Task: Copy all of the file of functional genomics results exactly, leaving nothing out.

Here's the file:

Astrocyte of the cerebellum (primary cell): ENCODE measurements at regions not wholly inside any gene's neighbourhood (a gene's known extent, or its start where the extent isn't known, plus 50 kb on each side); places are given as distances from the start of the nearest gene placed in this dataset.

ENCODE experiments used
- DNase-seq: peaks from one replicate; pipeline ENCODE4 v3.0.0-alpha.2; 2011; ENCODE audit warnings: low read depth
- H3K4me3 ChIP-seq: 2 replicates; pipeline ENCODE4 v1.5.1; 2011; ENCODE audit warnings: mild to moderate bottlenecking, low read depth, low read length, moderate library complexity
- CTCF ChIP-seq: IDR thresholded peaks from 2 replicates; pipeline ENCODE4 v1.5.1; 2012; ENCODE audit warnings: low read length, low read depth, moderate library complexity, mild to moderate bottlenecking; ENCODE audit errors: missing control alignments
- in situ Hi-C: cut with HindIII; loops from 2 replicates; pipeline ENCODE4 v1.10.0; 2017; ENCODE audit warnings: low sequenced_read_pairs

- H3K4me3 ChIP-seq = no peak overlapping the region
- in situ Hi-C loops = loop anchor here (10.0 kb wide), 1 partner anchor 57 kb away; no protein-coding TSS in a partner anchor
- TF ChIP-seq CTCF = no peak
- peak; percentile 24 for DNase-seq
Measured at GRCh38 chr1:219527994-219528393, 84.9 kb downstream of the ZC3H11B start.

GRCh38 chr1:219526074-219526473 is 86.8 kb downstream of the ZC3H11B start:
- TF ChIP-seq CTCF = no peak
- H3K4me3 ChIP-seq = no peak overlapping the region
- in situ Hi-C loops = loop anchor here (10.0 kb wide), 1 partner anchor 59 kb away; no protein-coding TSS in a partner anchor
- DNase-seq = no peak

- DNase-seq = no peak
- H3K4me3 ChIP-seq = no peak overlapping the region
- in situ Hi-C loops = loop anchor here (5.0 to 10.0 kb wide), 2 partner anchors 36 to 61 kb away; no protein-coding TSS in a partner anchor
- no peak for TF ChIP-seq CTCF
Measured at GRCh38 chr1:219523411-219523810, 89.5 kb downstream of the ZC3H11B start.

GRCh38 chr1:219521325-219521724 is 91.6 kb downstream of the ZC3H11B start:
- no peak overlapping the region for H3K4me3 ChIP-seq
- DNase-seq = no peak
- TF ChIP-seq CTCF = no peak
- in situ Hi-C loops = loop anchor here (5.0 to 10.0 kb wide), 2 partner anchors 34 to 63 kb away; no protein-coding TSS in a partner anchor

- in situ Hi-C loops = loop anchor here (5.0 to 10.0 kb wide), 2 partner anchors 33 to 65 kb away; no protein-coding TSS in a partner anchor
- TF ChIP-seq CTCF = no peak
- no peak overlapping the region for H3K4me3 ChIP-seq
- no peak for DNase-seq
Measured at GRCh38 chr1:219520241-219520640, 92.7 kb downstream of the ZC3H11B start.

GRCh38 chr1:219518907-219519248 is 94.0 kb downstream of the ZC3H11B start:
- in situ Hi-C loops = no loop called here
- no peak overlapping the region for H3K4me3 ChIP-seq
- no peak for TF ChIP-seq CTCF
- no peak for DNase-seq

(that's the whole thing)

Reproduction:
Astrocyte of the cerebellum (primary cell): ENCODE measurements at regions not wholly inside any gene's neighbourhood (a gene's known extent, or its start where the extent isn't known, plus 50 kb on each side); places are given as distances from the start of the nearest gene placed in this dataset.

ENCODE experiments used
- DNase-seq: peaks from one replicate; pipeline ENCODE4 v3.0.0-alpha.2; 2011; ENCODE audit warnings: low read depth
- H3K4me3 ChIP-seq: 2 replicates; pipeline ENCODE4 v1.5.1; 2011; ENCODE audit warnings: mild to moderate bottlenecking, low read depth, low read length, moderate library complexity
- CTCF ChIP-seq: IDR thresholded peaks from 2 replicates; pipeline ENCODE4 v1.5.1; 2012; ENCODE audit warnings: low read length, low read depth, moderate library complexity, mild to moderate bottlenecking; ENCODE audit errors: missing control alignments
- in situ Hi-C: cut with HindIII; loops from 2 replicates; pipeline ENCODE4 v1.10.0; 2017; ENCODE audit warnings: low sequenced_read_pairs

- H3K4me3 ChIP-seq = no peak overlapping the region
- in situ Hi-C loops = loop anchor here (10.0 kb wide), 1 partner anchor 57 kb away; no protein-coding TSS in a partner anchor
- TF ChIP-seq CTCF = no peak
- peak; percentile 24 for DNase-seq
Measured at GRCh38 chr1:219527994-219528393, 84.9 kb downstream of the ZC3H11B start.

GRCh38 chr1:219526074-219526473 is 86.8 kb downstream of the ZC3H11B start:
- TF ChIP-seq CTCF = no peak
- H3K4me3 ChIP-seq = no peak overlapping the region
- in situ Hi-C loops = loop anchor here (10.0 kb wide), 1 partner anchor 59 kb away; no protein-coding TSS in a partner anchor
- DNase-seq = no peak

- DNase-seq = no peak
- H3K4me3 ChIP-seq = no peak overlapping the region
- in situ Hi-C loops = loop anchor here (5.0 to 10.0 kb wide), 2 partner anchors 36 to 61 kb away; no protein-coding TSS in a partner anchor
- no peak for TF ChIP-seq CTCF
Measured at GRCh38 chr1:219523411-219523810, 89.5 kb downstream of the ZC3H11B start.

GRCh38 chr1:219521325-219521724 is 91.6 kb downstream of the ZC3H11B start:
- no peak overlapping the region for H3K4me3 ChIP-seq
- DNase-seq = no peak
- TF ChIP-seq CTCF = no peak
- in situ Hi-C loops = loop anchor here (5.0 to 10.0 kb wide), 2 partner anchors 34 to 63 kb away; no protein-coding TSS in a partner anchor

- in situ Hi-C loops = loop anchor here (5.0 to 10.0 kb wide), 2 partner anchors 33 to 65 kb away; no protein-coding TSS in a partner anchor
- TF ChIP-seq CTCF = no peak
- no peak overlapping the region for H3K4me3 ChIP-seq
- no peak for DNase-seq
Measured at GRCh38 chr1:219520241-219520640, 92.7 kb downstream of the ZC3H11B start.

GRCh38 chr1:219518907-219519248 is 94.0 kb downstream of the ZC3H11B start:
- in situ Hi-C loops = no loop called here
- no peak overlapping the region for H3K4me3 ChIP-seq
- no peak for TF ChIP-seq CTCF
- no peak for DNase-seq